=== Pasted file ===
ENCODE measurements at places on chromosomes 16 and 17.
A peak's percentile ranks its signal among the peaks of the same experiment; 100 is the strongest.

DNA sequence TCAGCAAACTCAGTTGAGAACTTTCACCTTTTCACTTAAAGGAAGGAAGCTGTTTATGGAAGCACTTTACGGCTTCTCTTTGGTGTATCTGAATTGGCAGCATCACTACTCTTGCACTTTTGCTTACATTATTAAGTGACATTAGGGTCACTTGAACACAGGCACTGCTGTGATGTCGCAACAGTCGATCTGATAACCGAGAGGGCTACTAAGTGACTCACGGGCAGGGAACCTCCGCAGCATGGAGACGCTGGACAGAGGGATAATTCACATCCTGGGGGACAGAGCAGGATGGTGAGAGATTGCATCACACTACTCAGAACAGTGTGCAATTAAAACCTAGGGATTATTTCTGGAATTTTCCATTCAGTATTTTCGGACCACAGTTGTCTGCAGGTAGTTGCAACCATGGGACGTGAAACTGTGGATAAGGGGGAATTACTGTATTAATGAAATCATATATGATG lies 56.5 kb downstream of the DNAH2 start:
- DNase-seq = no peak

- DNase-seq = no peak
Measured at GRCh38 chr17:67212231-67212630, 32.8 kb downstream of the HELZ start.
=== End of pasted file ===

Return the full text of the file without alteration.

ENCODE measurements at places on chromosomes 16 and 17.
A peak's percentile ranks its signal among the peaks of the same experiment; 100 is the strongest.

DNA sequence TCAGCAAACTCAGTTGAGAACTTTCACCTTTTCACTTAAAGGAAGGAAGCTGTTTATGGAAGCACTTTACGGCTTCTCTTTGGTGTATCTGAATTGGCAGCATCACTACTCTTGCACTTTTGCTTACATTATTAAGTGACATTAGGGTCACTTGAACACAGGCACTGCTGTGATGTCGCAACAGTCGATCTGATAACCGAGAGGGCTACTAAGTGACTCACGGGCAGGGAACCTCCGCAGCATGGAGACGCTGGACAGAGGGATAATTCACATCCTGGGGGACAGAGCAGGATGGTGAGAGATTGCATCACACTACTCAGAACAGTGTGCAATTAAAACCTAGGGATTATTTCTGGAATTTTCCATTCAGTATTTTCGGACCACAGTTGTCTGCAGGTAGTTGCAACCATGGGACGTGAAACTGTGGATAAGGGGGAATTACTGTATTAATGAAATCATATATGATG lies 56.5 kb downstream of the DNAH2 start:
- DNase-seq = no peak

- DNase-seq = no peak
Measured at GRCh38 chr17:67212231-67212630, 32.8 kb downstream of the HELZ start.